U.K. Deputy Prime Minister Nick Clegg rekindled differences with his Tory coalition partners over taxing the wealthy, saying there’s more scope to raise money from the top 10 percent of earners.
“Most people in this country don’t understand why people who have very high-value property don’t pay their fair share,” Clegg said in an interview on BBC Radio 5 today. “It’s easier to stop tax avoidance on bricks and mortar than on money you can move around the world.”
The Liberal Democrat leader is seeking to recoup poll losses and distance himself from Prime Minister David Cameron’s Conservatives. An Opinium poll for the Observer newspaper yesterday showed the Liberal Democrats have dropped into fourth place with support at 8 percent, behind the U.K. Independence Party’s 10 percent.
Many Conservatives say welfare spending should take the burden of the additional austerity needed to narrow the budget deficit. Clegg angered rank-and-file supporters by backing a reduction in the top income-tax rate in Chancellor of the Exchequer George Osborne’s March budget, without securing the “mansion tax” on the priciest homes the Liberal Democrats had demanded in return.
Clegg hinted at the battles to come yesterday, attacking “vile suggestions that have been made from the right of British politics that all the savings should be made from welfare.” Liberal Democrats “will start at the top and work down” in seeking to raise tax revenue, he said in a question-and-answer session at the party’s conference in Brighton on England’s south coast.
The Liberal Democrat leader told Sky News television today that his party was “not going to soak anyone,” though “belt tightening will have to continue for a while, for longer than we hoped.”
Asked on BBC Television’s “Andrew Marr Show” yesterday whether he could persuade Cameron and Conservative Chancellor of the Exchequer George Osborne to back a wealth tax, Clegg said that “there is a very considerable chance because we’ve already done a lot of it to make sure the top pay more tax.”
There are “numerous ways that you can do more of it,” Clegg said. “Whether it’s on capital gains, whether it’s on high property transactions; all of that we can do more of.”
Liberal Democrat Business Secretary Vince Cable told the conference today that the coalition would press ahead with moves to tackle “abusive tax avoidance” as well as criminal tax evasion.
“No one keeps their cash in tax havens for the quality of investment advice; these are sunny places for shady people,” Cable said.
While ruling out high marginal rates of income tax as counter-productive, Cable reiterated the plan for a mansion tax as “a first step to the proper taxation of wealth and land.”
Such a tax “horrifies the Tory backwoodsmen but it is popular and right,” the business secretary said. “The super-rich can’t move their chateaux to Monaco or Switzerland so let’s get on with it and tax them here.”
The Centre for Policy Studies, a Conservative research group set up by Margaret Thatcher, said in a briefing note today that a mansion tax would “raise very little money” as well as being “difficult and expensive to collect.”
All 74,000 homes above the 2-million pound threshold “and presumably many more below the threshold” would have to be valued, and an average 20,000-pound levy would bring in only 1.5 billion pounds, the CPR said. “The U.K. already has by far the highest property tax take of any OECD country: property taxes contribute 4.2 percent of GDP compared to the OECD average of 1.8 percent. Within that, high-end property owners already pay a disproportionate amount.”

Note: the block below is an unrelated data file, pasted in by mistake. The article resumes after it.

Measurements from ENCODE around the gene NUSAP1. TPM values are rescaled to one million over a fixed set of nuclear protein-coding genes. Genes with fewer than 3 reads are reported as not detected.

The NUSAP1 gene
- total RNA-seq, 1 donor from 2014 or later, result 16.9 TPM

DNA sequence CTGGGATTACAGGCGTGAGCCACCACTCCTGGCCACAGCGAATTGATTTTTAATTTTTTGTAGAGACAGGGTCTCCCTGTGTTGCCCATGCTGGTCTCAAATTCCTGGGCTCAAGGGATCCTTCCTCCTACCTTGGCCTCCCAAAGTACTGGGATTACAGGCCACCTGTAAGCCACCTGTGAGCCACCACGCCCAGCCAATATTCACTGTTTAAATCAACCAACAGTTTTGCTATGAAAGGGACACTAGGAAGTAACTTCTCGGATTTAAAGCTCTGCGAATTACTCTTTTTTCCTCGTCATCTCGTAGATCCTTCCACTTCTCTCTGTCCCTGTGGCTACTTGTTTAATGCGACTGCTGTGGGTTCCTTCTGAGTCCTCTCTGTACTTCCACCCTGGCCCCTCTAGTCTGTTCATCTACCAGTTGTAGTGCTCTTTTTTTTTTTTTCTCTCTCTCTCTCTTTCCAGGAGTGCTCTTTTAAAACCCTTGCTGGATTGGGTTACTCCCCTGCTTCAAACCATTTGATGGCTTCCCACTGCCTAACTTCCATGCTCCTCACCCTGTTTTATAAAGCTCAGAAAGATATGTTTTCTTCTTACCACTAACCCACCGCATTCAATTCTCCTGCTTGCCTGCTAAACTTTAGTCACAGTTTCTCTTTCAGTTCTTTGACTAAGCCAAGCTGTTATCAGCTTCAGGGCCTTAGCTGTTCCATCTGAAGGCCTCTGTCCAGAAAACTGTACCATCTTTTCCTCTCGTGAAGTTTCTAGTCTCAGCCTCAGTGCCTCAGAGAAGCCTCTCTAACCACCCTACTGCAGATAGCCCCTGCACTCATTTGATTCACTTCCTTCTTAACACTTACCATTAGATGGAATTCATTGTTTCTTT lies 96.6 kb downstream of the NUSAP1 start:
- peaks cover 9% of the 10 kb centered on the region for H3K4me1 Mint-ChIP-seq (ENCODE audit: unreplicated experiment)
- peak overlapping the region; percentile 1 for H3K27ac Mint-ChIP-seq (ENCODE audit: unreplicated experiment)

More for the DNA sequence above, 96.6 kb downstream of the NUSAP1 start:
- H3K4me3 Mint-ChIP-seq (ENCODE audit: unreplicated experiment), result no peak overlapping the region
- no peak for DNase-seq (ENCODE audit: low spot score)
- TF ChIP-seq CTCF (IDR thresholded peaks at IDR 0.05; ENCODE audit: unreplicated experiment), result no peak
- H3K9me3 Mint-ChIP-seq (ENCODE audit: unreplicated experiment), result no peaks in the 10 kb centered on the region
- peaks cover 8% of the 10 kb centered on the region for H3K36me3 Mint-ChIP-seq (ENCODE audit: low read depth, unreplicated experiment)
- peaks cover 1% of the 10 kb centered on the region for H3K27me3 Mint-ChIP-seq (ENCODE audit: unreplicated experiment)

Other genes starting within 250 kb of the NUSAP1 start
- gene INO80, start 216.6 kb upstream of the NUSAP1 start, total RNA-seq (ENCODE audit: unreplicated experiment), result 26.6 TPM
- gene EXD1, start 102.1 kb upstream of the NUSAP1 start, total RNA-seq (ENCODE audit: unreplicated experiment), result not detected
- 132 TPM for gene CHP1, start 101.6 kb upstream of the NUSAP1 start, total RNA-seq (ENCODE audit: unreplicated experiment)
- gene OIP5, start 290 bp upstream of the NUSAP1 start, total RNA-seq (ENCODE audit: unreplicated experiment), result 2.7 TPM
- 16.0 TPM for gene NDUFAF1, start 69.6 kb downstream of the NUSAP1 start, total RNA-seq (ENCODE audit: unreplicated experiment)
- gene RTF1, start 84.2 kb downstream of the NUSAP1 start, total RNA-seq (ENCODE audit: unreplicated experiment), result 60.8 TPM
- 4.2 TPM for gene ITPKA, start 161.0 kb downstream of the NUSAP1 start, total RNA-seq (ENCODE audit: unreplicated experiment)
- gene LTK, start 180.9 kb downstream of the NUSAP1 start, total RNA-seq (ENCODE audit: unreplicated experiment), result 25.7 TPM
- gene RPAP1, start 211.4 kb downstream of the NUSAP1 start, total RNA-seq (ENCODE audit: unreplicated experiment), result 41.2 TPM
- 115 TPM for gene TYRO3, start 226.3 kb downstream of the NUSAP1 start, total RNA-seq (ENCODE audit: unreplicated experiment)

The opposition Labour Party accused the Liberal Democrats of hypocrisy, pointing to the budget decision to lower the top rate of income tax to 45 percent from 50 percent.
“Nobody will be fooled by Nick Clegg’s empty words on tax,” Rachel Reeves, one of Labour’s finance spokeswomen, said in an e-mailed statement. “This is the man who backed a 3 billion-pound tax cut for millionaires in the budget while asking millions of pensioners and families to pay more.”
Clegg also announced a “pension-for-property” plan that will be introduced by the government to allow parents and grandparents to help their offspring to buy a home by using their pension assets to secure mortgages.
“We’re going to allow those parents and grandparents to use their pension pots to act as a kind of guarantee, if you like, so that youngsters, their children and grandchildren, can take out a deposit and buy their home,” Clegg said. The plan will allow them “to use their pension pots to act as a kind of guarantee.”
The Opinium poll showed Labour in the lead at 42 percent, followed by the Conservatives with 30 percent. The poll represented the views of 1,681 people who indicated that they were likely to vote from 1,964 online interviews, the Observer said, without indicating a margin of error.
The Liberal Democrats have lost support since breaking a pre-election pledge not to raise university tuition fees, something Clegg apologized for on Sept. 19. A pop single satirizing that apology, remixing his words to music, entered the Top 40 iTunes U.K. downloads.
Clegg insisted he “will not flinch” from staying on as party leader until the next election, scheduled for 2015.
“The idea that when you’re halfway up a mountain you suddenly bail out, when the journey gets most difficult you suddenly flinch, I’m not going to flinch,” Clegg said.